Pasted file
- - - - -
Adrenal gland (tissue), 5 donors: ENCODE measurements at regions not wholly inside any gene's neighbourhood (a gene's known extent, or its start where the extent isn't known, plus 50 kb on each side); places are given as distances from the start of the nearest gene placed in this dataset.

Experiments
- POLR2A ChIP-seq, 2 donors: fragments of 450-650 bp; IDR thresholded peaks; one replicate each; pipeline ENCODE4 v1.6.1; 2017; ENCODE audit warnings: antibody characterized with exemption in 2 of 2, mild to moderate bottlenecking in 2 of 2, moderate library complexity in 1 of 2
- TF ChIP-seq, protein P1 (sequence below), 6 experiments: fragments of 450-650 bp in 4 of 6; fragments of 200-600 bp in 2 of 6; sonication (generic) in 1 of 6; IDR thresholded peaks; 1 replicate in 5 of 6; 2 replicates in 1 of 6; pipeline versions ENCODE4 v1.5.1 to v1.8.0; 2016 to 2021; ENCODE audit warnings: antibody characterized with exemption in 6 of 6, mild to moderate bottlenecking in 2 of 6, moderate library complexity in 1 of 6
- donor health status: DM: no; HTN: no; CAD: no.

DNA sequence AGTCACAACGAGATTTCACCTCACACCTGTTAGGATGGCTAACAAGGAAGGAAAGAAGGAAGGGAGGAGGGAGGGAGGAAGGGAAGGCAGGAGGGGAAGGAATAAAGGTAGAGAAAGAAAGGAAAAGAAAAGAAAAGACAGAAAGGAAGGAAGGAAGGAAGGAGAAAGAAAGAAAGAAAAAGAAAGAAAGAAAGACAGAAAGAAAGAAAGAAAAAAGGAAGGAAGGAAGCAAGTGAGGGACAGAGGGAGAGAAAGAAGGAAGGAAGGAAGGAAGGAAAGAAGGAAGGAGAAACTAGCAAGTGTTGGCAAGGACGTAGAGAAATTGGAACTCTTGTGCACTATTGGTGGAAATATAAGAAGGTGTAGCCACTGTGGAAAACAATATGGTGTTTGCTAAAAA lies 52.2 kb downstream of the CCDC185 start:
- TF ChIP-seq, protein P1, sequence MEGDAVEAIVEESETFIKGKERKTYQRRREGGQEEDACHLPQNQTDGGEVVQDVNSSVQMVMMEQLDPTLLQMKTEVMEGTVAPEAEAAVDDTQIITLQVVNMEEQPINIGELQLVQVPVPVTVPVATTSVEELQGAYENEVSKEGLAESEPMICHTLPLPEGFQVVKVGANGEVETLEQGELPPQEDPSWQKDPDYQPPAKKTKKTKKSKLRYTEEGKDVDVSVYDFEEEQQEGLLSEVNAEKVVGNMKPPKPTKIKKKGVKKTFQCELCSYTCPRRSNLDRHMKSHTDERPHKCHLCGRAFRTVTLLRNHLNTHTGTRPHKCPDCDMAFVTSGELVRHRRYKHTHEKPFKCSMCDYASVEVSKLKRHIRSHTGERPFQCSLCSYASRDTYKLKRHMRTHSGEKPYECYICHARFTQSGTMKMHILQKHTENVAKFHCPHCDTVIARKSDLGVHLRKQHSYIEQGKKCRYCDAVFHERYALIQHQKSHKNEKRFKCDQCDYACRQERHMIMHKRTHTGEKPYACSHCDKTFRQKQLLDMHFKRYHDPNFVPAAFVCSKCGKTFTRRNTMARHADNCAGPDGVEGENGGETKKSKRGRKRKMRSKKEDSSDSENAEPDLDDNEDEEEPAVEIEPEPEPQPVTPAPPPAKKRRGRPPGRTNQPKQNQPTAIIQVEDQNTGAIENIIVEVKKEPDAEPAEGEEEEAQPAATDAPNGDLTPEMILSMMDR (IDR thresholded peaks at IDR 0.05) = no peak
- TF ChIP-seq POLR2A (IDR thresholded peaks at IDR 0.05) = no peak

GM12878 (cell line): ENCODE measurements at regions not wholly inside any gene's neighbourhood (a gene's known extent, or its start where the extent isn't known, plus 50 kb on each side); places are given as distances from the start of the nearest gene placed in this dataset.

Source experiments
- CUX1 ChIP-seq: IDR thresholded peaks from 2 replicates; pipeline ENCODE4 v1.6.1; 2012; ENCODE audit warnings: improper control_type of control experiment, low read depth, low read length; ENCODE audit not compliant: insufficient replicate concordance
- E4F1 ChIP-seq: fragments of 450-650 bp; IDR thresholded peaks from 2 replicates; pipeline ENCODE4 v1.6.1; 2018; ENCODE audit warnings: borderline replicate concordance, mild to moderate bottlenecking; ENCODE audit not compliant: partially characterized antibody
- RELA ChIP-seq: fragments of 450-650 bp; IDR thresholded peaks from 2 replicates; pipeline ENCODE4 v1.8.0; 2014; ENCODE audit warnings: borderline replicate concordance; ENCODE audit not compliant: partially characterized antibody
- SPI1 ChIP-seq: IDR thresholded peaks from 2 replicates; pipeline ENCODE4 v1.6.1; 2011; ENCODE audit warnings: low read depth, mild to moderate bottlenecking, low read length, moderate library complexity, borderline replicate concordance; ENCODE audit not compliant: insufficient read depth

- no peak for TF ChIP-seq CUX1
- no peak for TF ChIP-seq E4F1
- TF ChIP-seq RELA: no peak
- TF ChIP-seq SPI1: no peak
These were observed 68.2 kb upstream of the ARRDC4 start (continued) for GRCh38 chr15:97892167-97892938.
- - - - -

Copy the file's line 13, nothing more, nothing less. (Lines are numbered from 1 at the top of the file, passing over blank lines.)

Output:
- RELA ChIP-seq: fragments of 450-650 bp; IDR thresholded peaks from 2 replicates; pipeline ENCODE4 v1.8.0; 2014; ENCODE audit warnings: borderline replicate concordance; ENCODE audit not compliant: partially characterized antibody